The official overall death toll in the guerrilla war that had ravaged the countryside for five years since late 1972 had mounted to more than 17 000 by July 1979.

“But it is hard to find people outside the government who believe the figures,” said Ross. “A wide variety of sources say as many as 100 persons are dying daily in the war or from war-related causes. The vast majority are blacks, either civilians or members of the Patriotic Front guerrilla forces based in Zambia and Mozambique.

“Considering that the war revolves mainly around the status of fewer than
250 000 whites, it is a conflict in which many are dying over the fate of a few.”

The government’s own official figure stood then at a total of fewer than 200 persons being killed per week. This figure excluded the thousands killed outside the country during cross-border raids mounted by the Rhodesian Air Force. Ross concluded that if the estimate of 100 casualties per day was anywhere near the correct figure, then a total of about 35 000 persons were being killed annually.

In their files, the Catholic Commission for Justice and Peace (CCJP), which was a long-term thorn in the side of the Smith regime, maintained meticulous records of atrocities. The commission’s files were replete with allegations of brutalities committed on innocent civilians, not only by the guerrillas, especially Zanla, but by the Rhodesian security forces, as well as by the auxiliary forces of Bishop Abel Muzorewa’s UANC party. The auxiliaries fought on the side of the government and were particularly notorious for the ruthlessness of their treatment of the rural population.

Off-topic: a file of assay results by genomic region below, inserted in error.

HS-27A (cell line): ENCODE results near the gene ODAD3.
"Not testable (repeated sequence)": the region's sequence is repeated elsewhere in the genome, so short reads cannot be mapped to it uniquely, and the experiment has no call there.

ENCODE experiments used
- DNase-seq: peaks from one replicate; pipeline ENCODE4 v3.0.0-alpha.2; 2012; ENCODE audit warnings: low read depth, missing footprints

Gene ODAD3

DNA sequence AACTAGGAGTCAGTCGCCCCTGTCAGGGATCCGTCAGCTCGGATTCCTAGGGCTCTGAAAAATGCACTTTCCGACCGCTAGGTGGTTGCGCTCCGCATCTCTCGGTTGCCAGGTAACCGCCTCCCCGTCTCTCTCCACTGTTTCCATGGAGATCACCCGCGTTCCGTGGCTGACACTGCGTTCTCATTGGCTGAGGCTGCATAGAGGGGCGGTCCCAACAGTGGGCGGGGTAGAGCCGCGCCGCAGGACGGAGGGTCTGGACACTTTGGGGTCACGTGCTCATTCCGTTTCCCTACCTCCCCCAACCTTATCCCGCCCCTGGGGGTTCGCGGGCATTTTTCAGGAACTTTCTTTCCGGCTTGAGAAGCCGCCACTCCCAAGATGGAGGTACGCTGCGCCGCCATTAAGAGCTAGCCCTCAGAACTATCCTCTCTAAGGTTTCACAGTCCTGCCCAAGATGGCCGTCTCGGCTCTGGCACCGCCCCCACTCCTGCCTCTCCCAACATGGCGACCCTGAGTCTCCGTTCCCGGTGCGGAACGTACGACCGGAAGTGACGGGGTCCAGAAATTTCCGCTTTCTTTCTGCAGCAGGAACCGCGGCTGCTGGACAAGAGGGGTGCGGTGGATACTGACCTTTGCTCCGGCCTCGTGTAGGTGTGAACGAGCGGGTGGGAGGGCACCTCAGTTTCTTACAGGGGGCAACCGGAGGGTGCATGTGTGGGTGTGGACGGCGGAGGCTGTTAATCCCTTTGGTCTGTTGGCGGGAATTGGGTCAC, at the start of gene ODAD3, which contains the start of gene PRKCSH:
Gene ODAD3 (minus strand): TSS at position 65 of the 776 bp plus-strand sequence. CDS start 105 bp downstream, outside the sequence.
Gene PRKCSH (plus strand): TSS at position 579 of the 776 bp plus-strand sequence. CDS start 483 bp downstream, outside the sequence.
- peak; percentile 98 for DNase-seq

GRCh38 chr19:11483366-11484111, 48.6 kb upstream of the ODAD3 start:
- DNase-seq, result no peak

John Deary, head of the CCJP, was reported as having said that if his organisation were to follow up on every report of atrocity committed “we’d be digging up shallow graves for three months at a time”.

Of all these victims of senseless mass killings, such as those of Chigondo, there was never any compensation to relatives after the Lancaster House Agreement brought peace to Zimbabwe.

But, back in January 1977, I was still recovering from injuries inflicted on me by Mhike and Special Branch colleagues when I arrived back at Regina Coeli. This was a secondary school close to the Mozambican border, where I was a young teacher. My return was two days after opening day for the first term after my dreadful three-week sojourn in Rusape Remand Prison.

A day after my arrival back at Regina Coeli, a most distressing report reached my ears.

My close friend, John Dembaremba, the popular headmaster of Kagore Primary School, six kilometres north of Regina Coeli, had been brutally murdered by a detachment of Zanla guerrillas. As happened in hundreds of similar cases those days, not only was the deceased not accorded an opportunity to defend himself against whatever charges were brought against him; he was also denied a decent and timely burial. His body remained where he fell, right in front of his house for two full days.